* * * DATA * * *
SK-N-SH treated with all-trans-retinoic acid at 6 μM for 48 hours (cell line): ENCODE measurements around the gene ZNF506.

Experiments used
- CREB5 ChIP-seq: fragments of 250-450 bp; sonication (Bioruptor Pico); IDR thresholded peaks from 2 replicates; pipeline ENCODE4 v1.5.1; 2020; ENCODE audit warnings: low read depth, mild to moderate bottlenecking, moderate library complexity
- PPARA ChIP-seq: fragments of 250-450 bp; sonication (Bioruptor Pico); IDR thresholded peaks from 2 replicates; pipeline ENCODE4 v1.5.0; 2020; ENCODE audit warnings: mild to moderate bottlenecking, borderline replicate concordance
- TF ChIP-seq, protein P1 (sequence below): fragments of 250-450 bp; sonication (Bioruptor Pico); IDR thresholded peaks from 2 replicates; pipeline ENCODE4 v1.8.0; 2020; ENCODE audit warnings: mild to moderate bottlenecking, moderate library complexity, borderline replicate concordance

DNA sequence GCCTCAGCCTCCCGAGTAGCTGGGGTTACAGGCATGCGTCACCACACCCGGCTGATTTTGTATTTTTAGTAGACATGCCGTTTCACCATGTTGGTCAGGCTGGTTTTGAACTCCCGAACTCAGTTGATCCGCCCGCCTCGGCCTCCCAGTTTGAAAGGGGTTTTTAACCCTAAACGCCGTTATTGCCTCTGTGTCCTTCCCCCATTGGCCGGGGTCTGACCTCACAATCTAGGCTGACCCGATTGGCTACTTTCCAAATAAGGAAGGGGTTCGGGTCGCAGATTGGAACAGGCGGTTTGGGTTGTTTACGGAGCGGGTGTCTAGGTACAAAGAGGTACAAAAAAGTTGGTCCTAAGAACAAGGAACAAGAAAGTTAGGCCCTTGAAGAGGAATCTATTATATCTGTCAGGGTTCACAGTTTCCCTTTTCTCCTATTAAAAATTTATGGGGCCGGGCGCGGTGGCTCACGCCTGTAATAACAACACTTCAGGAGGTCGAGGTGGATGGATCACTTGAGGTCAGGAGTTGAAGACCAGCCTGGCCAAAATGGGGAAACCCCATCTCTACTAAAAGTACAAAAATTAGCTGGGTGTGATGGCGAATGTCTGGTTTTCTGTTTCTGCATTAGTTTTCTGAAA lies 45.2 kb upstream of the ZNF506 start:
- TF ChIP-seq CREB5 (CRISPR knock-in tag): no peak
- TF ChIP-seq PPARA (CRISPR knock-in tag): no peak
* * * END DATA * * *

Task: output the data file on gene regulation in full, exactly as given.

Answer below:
SK-N-SH treated with all-trans-retinoic acid at 6 μM for 48 hours (cell line): ENCODE measurements around the gene ZNF506.

Experiments used
- CREB5 ChIP-seq: fragments of 250-450 bp; sonication (Bioruptor Pico); IDR thresholded peaks from 2 replicates; pipeline ENCODE4 v1.5.1; 2020; ENCODE audit warnings: low read depth, mild to moderate bottlenecking, moderate library complexity
- PPARA ChIP-seq: fragments of 250-450 bp; sonication (Bioruptor Pico); IDR thresholded peaks from 2 replicates; pipeline ENCODE4 v1.5.0; 2020; ENCODE audit warnings: mild to moderate bottlenecking, borderline replicate concordance
- TF ChIP-seq, protein P1 (sequence below): fragments of 250-450 bp; sonication (Bioruptor Pico); IDR thresholded peaks from 2 replicates; pipeline ENCODE4 v1.8.0; 2020; ENCODE audit warnings: mild to moderate bottlenecking, moderate library complexity, borderline replicate concordance

DNA sequence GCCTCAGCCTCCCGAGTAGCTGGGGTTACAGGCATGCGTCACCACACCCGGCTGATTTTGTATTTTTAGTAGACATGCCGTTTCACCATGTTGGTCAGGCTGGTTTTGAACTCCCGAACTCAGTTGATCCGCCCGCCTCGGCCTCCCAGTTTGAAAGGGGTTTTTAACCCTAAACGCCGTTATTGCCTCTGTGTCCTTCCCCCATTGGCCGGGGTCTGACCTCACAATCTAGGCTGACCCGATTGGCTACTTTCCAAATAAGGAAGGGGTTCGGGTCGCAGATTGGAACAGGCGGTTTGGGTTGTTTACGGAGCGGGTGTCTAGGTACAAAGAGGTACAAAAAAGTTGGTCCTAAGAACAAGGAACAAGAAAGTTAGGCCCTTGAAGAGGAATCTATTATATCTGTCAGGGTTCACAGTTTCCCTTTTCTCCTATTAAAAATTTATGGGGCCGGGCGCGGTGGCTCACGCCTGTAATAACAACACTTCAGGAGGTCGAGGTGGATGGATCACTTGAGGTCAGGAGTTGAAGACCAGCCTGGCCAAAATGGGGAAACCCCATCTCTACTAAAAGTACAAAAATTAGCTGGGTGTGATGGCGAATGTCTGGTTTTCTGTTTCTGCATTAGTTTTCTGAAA lies 45.2 kb upstream of the ZNF506 start:
- TF ChIP-seq CREB5 (CRISPR knock-in tag): no peak
- TF ChIP-seq PPARA (CRISPR knock-in tag): no peak